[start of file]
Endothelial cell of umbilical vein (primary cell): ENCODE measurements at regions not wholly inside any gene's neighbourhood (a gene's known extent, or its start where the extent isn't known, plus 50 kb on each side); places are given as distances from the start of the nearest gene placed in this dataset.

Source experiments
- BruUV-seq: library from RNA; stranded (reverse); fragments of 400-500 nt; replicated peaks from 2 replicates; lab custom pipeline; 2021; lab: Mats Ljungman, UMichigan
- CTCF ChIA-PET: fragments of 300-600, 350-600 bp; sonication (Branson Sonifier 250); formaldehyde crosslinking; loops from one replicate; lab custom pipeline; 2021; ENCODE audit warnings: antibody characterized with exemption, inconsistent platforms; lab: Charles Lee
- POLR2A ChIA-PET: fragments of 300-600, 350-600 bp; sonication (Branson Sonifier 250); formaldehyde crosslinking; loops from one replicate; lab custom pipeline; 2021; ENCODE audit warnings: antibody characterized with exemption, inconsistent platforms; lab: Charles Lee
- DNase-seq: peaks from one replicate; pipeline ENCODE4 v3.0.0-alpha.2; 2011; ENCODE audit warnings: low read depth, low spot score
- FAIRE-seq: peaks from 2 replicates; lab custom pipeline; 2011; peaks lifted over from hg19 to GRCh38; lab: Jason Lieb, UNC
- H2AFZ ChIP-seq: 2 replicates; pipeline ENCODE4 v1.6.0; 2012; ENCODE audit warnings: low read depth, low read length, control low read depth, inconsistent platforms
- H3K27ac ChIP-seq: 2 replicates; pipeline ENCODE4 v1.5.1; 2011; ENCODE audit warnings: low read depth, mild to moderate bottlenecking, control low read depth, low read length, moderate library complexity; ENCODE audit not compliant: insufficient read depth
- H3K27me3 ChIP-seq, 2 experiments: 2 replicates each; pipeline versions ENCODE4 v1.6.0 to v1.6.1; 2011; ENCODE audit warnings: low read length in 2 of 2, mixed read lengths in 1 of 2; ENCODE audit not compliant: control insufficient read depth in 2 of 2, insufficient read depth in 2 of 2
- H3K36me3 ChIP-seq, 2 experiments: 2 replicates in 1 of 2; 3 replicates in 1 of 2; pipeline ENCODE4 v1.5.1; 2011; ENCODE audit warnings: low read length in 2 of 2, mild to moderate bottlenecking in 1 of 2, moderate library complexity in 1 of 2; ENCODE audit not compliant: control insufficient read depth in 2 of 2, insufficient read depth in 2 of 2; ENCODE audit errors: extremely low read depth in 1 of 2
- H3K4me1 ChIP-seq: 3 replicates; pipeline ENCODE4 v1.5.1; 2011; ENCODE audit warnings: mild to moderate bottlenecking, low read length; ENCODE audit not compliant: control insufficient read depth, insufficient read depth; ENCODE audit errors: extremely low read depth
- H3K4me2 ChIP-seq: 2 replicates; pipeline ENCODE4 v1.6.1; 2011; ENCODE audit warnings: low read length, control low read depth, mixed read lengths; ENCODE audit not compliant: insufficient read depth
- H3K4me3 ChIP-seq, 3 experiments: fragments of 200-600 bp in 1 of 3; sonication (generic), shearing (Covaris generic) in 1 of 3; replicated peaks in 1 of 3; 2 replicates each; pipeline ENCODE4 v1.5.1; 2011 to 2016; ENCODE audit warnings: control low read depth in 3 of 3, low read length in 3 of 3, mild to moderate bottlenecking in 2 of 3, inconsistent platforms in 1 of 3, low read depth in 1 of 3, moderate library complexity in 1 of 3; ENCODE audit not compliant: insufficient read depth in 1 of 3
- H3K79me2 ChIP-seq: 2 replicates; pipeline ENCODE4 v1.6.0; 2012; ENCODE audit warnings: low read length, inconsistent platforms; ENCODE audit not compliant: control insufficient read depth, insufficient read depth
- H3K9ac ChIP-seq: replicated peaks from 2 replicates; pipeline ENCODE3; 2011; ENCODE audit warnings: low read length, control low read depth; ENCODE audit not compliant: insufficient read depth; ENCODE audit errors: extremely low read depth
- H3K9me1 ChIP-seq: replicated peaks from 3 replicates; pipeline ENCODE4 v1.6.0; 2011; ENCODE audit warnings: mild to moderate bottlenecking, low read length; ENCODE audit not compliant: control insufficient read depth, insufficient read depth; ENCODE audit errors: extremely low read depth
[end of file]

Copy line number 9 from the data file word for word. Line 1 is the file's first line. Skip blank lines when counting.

- H3K27ac ChIP-seq: 2 replicates; pipeline ENCODE4 v1.5.1; 2011; ENCODE audit warnings: low read depth, mild to moderate bottlenecking, control low read depth, low read length, moderate library complexity; ENCODE audit not compliant: insufficient read depth